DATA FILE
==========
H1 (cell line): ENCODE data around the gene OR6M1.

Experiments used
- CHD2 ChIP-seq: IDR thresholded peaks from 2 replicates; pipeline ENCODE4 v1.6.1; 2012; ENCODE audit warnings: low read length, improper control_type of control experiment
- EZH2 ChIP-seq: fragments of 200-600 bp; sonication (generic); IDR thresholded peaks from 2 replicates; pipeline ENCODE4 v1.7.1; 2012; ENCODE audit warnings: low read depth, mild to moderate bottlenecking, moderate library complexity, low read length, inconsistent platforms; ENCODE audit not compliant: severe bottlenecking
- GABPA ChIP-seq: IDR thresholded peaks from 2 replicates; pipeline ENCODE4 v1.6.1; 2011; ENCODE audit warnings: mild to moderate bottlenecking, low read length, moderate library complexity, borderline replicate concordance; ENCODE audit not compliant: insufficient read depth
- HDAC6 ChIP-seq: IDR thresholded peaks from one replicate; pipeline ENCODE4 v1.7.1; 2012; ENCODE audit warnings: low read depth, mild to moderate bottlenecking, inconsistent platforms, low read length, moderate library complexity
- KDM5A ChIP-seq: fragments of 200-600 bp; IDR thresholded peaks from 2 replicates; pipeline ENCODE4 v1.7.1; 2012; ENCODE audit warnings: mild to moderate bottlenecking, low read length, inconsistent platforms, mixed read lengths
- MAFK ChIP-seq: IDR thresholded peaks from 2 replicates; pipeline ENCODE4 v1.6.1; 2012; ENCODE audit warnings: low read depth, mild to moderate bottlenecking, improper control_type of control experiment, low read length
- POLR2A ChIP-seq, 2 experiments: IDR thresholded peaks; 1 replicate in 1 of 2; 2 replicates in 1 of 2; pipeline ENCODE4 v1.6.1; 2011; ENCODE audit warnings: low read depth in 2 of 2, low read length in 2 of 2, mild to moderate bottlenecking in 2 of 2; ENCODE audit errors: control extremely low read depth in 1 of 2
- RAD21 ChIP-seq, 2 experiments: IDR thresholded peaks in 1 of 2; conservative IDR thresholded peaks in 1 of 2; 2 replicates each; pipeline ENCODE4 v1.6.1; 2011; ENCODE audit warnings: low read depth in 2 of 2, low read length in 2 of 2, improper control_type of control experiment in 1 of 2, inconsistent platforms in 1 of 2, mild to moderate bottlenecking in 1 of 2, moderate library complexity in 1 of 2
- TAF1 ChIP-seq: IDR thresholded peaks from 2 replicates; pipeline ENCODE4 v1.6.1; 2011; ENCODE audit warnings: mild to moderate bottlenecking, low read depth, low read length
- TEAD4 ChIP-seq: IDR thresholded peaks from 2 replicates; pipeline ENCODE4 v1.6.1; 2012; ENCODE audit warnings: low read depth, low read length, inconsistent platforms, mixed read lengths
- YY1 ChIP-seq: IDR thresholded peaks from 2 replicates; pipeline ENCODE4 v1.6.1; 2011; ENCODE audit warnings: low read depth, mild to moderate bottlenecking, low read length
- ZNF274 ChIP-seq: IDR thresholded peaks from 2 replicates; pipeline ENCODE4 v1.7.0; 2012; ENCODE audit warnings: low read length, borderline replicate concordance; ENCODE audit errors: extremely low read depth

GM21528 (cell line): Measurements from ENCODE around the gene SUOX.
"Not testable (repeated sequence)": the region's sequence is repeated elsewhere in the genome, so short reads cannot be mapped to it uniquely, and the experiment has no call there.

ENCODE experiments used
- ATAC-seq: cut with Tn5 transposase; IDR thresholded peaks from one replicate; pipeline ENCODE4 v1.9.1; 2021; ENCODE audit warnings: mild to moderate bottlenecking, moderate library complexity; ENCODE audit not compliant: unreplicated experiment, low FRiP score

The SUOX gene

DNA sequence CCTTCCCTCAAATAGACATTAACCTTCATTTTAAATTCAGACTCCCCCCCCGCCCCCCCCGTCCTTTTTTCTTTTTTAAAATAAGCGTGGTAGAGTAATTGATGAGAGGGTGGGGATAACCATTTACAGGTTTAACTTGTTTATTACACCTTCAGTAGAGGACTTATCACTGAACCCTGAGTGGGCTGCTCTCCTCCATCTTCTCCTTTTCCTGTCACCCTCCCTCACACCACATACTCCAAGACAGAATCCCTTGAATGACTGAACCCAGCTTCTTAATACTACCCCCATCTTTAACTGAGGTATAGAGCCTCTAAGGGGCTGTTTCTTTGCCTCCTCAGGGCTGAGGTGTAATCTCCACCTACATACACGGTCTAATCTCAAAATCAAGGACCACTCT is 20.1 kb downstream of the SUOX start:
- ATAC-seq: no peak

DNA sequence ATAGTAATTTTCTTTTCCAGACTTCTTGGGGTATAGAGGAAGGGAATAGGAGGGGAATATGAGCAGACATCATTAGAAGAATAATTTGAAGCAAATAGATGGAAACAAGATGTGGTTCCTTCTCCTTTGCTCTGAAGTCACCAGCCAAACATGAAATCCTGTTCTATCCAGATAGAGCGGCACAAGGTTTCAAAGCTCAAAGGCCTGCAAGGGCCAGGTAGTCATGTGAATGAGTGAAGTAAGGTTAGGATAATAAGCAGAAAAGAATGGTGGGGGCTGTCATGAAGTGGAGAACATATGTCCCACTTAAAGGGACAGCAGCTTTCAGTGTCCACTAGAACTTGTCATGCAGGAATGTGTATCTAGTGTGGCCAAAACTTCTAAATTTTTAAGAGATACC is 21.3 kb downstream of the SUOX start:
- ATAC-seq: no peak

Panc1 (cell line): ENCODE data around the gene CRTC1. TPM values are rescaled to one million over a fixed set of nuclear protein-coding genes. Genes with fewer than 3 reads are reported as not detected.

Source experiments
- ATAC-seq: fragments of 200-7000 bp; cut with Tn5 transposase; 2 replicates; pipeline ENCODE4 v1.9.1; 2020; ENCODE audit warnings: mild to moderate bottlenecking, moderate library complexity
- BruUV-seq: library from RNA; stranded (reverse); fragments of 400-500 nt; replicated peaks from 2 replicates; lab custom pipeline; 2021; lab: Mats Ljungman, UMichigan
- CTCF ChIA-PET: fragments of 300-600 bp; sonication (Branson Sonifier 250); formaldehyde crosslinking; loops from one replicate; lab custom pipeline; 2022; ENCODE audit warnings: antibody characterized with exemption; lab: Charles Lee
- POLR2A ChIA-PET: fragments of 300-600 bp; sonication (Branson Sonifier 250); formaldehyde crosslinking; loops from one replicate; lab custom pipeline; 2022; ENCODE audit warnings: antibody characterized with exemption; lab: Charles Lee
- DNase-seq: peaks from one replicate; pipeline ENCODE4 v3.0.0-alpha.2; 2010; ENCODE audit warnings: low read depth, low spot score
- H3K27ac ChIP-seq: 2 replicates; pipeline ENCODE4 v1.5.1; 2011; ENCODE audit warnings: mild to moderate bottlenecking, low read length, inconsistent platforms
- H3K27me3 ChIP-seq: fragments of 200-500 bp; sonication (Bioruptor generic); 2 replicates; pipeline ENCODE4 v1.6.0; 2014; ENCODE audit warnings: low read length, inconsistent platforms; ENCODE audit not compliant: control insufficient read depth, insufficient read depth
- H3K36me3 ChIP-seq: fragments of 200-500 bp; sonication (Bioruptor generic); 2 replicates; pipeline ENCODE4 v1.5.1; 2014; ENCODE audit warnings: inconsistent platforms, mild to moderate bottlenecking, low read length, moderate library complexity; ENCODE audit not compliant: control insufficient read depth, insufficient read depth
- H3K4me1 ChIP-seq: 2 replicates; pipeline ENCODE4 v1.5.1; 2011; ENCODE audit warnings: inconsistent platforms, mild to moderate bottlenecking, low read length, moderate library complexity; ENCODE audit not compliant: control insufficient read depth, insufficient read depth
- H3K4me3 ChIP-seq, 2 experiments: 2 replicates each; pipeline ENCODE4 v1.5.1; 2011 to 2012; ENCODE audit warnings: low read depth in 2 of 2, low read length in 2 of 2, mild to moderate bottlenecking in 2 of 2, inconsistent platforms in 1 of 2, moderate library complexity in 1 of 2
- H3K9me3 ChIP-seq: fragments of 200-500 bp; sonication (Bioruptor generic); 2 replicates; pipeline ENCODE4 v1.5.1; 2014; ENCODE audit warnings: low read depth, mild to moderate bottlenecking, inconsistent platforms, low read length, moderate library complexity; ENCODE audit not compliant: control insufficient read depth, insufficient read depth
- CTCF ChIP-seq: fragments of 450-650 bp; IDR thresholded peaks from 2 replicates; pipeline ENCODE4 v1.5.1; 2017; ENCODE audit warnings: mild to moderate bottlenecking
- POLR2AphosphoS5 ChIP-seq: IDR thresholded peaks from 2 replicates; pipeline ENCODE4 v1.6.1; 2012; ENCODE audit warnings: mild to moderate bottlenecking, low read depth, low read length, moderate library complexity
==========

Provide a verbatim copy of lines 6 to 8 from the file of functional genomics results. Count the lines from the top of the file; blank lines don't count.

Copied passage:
- HDAC6 ChIP-seq: IDR thresholded peaks from one replicate; pipeline ENCODE4 v1.7.1; 2012; ENCODE audit warnings: low read depth, mild to moderate bottlenecking, inconsistent platforms, low read length, moderate library complexity
- KDM5A ChIP-seq: fragments of 200-600 bp; IDR thresholded peaks from 2 replicates; pipeline ENCODE4 v1.7.1; 2012; ENCODE audit warnings: mild to moderate bottlenecking, low read length, inconsistent platforms, mixed read lengths
- MAFK ChIP-seq: IDR thresholded peaks from 2 replicates; pipeline ENCODE4 v1.6.1; 2012; ENCODE audit warnings: low read depth, mild to moderate bottlenecking, improper control_type of control experiment, low read length